Discover how the initial symptoms of diabetes manifest and learn how proper control of this disease aids in oral health.

 Diabetes is a condition caused by insufficient production or poor absorption of insulin, a hormone that regulates blood glucose and ensures energy for the body.

 Therefore, it is of utmost importance to be aware of the risk factors and symptoms of the disease. Interestingly, the first signs can appear in the mouth.

 What are the signs of diabetes that appear in the mouth?

 Diabetes affects blood sugar control in the body, which reflects on blood circulation and reduces salivary flow. This results in a drier mouth and changes in the pH of saliva, thus losing its protective effect.

Consequently, the oral cavity becomes more prone to infections such as periodontitis, in addition to a higher susceptibility to the action of herpes virus and candida.

 Experts say that diabetes may not show obvious symptoms at the beginning. However, some signs manifest in the mouth and deserve your attention:

 1) Dry Mouth.  Dryness of the mouth, also known as xerostomia, is a consequence of reduced saliva production in response to increased blood sugar levels.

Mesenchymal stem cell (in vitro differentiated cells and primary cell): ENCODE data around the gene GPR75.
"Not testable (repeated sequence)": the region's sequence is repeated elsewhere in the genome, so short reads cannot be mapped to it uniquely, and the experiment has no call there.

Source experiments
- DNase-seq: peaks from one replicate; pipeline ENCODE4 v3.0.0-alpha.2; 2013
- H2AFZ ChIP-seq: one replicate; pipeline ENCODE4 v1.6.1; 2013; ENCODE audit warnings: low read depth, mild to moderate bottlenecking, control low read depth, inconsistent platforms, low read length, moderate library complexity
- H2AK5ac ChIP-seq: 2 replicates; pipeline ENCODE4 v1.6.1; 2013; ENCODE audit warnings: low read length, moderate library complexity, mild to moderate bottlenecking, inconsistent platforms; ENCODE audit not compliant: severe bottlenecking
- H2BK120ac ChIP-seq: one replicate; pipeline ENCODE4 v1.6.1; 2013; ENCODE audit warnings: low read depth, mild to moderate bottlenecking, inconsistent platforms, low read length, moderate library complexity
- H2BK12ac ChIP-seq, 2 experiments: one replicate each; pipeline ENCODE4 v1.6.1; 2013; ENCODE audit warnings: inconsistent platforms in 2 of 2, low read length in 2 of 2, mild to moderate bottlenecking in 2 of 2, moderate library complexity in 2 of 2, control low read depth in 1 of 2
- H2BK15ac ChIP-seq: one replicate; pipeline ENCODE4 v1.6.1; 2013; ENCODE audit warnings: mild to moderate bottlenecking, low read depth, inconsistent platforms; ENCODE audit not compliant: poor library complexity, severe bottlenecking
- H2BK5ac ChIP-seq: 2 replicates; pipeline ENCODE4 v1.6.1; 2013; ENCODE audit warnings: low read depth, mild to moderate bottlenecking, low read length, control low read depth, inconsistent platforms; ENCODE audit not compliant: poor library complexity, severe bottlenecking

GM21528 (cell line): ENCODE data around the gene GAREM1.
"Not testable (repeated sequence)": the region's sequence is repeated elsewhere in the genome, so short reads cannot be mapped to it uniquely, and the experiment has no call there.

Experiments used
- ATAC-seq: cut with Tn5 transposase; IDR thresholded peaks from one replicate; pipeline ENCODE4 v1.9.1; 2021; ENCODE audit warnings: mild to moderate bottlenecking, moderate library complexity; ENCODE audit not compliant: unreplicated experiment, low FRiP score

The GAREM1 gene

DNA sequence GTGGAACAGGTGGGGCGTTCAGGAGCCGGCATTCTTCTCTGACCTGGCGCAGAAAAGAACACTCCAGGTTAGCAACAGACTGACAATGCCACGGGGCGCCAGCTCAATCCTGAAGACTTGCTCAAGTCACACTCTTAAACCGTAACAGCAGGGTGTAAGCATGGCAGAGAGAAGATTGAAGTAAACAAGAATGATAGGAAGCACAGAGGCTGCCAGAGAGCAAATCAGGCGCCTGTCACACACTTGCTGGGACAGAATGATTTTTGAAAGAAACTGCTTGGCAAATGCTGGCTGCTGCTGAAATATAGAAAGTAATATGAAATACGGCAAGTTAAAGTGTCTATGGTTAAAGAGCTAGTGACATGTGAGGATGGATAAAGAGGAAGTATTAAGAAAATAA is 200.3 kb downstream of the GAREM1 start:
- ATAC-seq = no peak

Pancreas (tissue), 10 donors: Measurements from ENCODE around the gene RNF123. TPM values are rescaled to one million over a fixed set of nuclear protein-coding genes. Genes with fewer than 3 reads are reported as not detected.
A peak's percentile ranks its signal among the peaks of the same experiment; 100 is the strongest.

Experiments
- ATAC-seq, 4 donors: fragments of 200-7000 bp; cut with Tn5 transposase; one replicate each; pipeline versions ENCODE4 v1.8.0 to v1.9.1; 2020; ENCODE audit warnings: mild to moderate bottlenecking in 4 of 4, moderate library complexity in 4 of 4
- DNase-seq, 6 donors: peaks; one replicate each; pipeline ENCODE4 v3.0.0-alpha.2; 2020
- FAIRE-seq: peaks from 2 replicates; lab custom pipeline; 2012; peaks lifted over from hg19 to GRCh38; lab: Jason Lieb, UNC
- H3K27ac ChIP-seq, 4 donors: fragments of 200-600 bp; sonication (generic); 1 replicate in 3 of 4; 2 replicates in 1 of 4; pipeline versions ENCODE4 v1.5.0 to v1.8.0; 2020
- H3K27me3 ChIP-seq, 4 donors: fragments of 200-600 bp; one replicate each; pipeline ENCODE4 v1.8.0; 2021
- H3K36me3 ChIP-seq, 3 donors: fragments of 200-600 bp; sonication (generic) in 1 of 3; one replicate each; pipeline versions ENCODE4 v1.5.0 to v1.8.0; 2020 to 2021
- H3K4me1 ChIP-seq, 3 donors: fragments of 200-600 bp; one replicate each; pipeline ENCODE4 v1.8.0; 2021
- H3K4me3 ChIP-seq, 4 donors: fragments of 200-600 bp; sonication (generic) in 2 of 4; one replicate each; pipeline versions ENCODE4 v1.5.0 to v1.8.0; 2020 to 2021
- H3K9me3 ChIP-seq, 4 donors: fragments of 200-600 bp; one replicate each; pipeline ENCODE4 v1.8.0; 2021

2) Red and Sensitive Gums.  The increased blood sugar level facilitates the proliferation of bacteria in the mouth, which can result in red, sensitive, and painful gums, and may even bleed during brushing.

 3) Tooth Loss.  Teeth may be lost more easily when diabetes is uncontrolled. This is due to a higher propensity for periodontal diseases, cavities, and other oral infections.

 4) Increased Sugar in Saliva.  The elevation of glucose levels in saliva creates a favourable environment for the development of bacteria, increasing the likelihood of cavities and oral infections.

 5) Bad Breath.  Ketone breath, a smell of rotting fruit, is common when the disease is uncontrolled, and blood sugar levels are very high or very low. It is a vital indicator for the diagnosis of diabetes, especially when associated with other symptoms, such as increased thirst, frequent urination, and fatigue.

 6) Delayed Healing.  Diabetes can compromise the body's ability to recover from injuries, which can result in complications after dental procedures.

 7) Mouth Ulcers.  The presence of ulcers and sores in the mouth is more common among diabetic patients, especially when the disease is poorly managed.

 Given these symptoms, patients with diabetes should make regular visits to the dentist, in addition to maintaining proper oral hygiene.

 Early identification and correct treatment of the disease are essential for maintaining the oral and overall health of the patient.